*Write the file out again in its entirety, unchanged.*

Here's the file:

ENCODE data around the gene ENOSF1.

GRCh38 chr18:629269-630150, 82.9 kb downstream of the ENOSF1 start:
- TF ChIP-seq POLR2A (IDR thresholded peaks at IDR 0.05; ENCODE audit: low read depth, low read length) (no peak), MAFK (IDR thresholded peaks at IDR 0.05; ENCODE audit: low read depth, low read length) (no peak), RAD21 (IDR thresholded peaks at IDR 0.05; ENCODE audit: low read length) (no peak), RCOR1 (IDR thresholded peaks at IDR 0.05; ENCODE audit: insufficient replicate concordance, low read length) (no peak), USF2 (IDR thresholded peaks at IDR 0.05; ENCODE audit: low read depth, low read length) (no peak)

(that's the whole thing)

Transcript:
ENCODE data around the gene ENOSF1.

GRCh38 chr18:629269-630150, 82.9 kb downstream of the ENOSF1 start:
- TF ChIP-seq POLR2A (IDR thresholded peaks at IDR 0.05; ENCODE audit: low read depth, low read length) (no peak), MAFK (IDR thresholded peaks at IDR 0.05; ENCODE audit: low read depth, low read length) (no peak), RAD21 (IDR thresholded peaks at IDR 0.05; ENCODE audit: low read length) (no peak), RCOR1 (IDR thresholded peaks at IDR 0.05; ENCODE audit: insufficient replicate concordance, low read length) (no peak), USF2 (IDR thresholded peaks at IDR 0.05; ENCODE audit: low read depth, low read length) (no peak)